The Doctor and Romana learn that the second segment of the Key to Time is on Calufrax, a planet described by the Doctor as an uninviting place. After the TARDIS inexplicably fails to land, it brings them to a world which is nothing like Calufrax – instead, it’s inhabited, prosperous (at least on first glance), and unbelievably rich. But the prosperity is a thin charade; the Captain lords over the planet with an iron fist, while repeatedly bringing his subjects new epochs of prosperity with alarming regularity. And a group of rogue telepaths called Mentiads wander the wilds of the planet, drawing the wrath of the Captain and suspicion from everyone else. The Doctor discovers that this world is hollow. And whether it is by his own hand in the name of restoring the Key to Time, or by the hand of the Captain – who isn’t as in charge of the situation as it appears – the planet Calufrax is doomed.
written by Douglas Adams
directed by Pennant Roberts
music by Dudley Simpson
Guest Cast: Bruce Purchase (Captain), Andrew Robertson (Mr. Fibuli), Rosalind Lloyd (Nurse), David Sibley (Pralix), Bernard Finch (Mentiad), Ralph Michael (Balaton), Primi Townsend (Mula), David Warwick (Kimus), Clive Bennett (Citizen), Adam Kurkin (Guard), Vi Delmar (Queen Xanxia)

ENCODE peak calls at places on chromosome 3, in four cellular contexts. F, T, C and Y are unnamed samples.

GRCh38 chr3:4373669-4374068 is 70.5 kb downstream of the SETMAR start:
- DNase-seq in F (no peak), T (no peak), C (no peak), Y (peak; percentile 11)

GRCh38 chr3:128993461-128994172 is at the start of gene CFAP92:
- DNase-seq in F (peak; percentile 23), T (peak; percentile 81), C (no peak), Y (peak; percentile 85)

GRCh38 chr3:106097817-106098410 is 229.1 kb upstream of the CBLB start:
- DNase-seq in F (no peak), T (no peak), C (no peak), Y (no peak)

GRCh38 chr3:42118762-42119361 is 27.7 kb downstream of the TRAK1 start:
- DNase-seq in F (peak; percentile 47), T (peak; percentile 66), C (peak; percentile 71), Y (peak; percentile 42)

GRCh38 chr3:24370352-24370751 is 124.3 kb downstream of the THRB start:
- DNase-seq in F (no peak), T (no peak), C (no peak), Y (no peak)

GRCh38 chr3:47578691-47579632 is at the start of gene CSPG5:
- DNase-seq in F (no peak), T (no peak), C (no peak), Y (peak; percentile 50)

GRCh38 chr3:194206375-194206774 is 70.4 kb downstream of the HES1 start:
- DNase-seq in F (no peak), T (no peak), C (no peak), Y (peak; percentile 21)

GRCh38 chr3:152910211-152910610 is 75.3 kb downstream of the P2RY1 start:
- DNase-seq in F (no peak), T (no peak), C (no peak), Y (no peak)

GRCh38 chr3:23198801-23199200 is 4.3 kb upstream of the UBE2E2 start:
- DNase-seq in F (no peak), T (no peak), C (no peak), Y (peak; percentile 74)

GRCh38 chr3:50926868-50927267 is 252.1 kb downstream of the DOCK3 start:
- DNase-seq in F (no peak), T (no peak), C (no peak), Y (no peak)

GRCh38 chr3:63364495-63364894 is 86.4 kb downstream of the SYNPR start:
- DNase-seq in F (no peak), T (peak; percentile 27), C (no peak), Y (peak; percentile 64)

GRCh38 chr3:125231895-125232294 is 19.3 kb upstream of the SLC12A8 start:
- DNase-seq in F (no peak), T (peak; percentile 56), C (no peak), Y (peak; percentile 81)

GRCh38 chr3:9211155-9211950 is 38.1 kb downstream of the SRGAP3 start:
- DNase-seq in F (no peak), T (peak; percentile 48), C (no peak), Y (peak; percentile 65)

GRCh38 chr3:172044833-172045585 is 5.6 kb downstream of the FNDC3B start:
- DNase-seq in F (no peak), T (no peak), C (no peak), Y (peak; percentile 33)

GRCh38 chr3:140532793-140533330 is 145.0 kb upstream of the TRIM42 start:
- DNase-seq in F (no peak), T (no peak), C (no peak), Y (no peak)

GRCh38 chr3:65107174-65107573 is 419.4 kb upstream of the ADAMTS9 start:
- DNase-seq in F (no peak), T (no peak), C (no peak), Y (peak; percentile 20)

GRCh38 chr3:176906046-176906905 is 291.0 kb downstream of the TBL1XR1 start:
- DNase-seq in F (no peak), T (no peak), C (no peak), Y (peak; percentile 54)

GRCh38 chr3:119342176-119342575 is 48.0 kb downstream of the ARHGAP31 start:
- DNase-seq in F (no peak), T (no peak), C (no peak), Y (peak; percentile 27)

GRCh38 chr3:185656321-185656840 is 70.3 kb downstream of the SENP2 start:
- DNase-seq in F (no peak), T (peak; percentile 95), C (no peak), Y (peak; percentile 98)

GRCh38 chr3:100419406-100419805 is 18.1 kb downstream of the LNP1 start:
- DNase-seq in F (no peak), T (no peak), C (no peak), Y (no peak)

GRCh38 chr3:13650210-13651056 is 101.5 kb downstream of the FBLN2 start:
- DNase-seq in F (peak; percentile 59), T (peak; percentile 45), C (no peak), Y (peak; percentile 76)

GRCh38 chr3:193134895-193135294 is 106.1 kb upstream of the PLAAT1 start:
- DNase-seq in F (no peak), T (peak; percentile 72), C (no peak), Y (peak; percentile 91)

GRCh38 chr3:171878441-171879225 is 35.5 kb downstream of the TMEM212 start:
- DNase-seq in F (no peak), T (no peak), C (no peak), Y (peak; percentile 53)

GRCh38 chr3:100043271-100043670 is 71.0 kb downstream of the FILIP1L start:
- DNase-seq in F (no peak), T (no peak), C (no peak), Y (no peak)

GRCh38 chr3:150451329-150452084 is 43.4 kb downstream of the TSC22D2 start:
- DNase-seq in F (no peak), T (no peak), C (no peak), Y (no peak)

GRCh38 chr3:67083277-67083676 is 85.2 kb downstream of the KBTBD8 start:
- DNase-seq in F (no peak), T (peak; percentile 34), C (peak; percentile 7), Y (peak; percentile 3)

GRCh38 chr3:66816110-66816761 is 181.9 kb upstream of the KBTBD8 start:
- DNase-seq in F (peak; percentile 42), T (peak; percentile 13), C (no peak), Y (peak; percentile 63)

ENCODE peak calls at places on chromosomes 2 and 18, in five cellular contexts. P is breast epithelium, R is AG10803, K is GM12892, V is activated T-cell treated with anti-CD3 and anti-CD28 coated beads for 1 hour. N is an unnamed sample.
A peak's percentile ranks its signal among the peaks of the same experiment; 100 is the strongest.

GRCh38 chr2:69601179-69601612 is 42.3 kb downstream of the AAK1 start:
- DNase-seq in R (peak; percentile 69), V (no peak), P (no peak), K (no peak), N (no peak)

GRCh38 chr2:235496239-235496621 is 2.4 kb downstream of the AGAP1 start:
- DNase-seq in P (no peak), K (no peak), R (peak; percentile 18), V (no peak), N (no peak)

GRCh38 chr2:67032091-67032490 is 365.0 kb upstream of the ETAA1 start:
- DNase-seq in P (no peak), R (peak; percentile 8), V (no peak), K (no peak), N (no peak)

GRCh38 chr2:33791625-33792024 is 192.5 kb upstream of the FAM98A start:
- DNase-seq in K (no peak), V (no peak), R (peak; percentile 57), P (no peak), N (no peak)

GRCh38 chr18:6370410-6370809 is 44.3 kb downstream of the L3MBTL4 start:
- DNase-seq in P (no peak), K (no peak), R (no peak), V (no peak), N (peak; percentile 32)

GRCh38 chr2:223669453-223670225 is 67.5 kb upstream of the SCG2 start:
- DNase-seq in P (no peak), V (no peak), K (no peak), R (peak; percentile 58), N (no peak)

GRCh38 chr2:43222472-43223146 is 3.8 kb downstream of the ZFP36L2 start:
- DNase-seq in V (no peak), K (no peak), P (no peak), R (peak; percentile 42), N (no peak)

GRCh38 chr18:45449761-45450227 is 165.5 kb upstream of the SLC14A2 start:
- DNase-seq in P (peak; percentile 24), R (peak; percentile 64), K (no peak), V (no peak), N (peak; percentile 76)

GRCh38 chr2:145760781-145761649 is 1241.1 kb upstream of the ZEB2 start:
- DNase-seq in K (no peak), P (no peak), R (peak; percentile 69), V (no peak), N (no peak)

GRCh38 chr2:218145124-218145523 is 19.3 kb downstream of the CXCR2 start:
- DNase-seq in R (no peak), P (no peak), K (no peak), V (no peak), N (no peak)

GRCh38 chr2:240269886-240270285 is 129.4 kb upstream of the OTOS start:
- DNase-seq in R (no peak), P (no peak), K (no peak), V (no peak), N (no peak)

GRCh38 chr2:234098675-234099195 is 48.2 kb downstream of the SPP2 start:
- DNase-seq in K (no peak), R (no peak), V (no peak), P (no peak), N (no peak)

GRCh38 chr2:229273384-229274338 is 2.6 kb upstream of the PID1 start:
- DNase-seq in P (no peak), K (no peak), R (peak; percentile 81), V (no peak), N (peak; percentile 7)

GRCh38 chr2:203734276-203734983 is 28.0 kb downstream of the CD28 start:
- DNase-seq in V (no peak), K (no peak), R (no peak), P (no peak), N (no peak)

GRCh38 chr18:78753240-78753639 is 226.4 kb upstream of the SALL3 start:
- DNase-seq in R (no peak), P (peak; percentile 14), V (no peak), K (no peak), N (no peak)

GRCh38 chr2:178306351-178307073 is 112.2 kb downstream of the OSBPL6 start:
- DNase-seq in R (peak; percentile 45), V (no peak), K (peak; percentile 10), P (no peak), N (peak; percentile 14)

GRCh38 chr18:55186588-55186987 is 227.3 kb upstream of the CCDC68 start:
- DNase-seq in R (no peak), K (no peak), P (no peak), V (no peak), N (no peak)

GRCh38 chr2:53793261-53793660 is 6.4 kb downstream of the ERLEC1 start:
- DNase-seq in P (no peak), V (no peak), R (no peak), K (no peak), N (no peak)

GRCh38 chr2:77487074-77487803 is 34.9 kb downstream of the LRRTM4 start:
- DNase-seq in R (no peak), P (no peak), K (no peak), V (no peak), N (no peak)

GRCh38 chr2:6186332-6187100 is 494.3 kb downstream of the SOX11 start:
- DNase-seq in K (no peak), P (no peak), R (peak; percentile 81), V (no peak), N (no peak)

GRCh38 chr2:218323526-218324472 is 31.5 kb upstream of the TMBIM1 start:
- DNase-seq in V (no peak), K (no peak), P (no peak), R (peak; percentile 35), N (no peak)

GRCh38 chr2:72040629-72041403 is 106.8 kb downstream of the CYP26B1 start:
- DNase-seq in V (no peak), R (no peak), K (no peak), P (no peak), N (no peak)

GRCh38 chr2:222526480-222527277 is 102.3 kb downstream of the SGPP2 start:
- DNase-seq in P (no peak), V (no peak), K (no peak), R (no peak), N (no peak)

Broadcast from September 30 through October 21, 1978
LogBook entry & review by Earl Green
Review: Douglas Adams’ first contribution to Doctor Who can’t quite decide if it’s going to be serious or comical, though this problem may be one caused by the actors and director instead of the writer. Tom Baker in particular plays the Doctor as if he’s virtually invulnerable to anything, which goes a long way in destroying any dramatic tension in the script. Mary Tamm also picked up some of this tone, and plays Romana so casually that she seems almost not to care about what’s happening around her. And I, for one, find it annoying when K-9, the only character responding to any sense of danger, is repeatedly shushed by the Doctor, who then falls victim to whatever danger K-9 tried to warn him of.
Since this script hails from the same period during which Douglas Adams wrote the original radio scripts for The Hitchhikers’ Guide to the Galaxy, there was a prerequisite crossover between the two fictional universes in the form of throwaway dialogue: the Doctor mentions the planet Bandraginus Five, which in Hitchhikers’ lore is fabled for its mineral water. The plot point of Queen Xanxia’s last moments of life being held at bay by a “time dam” was also lifted – right down to the character’s name – in the first Hitchhiker’s Guide novel.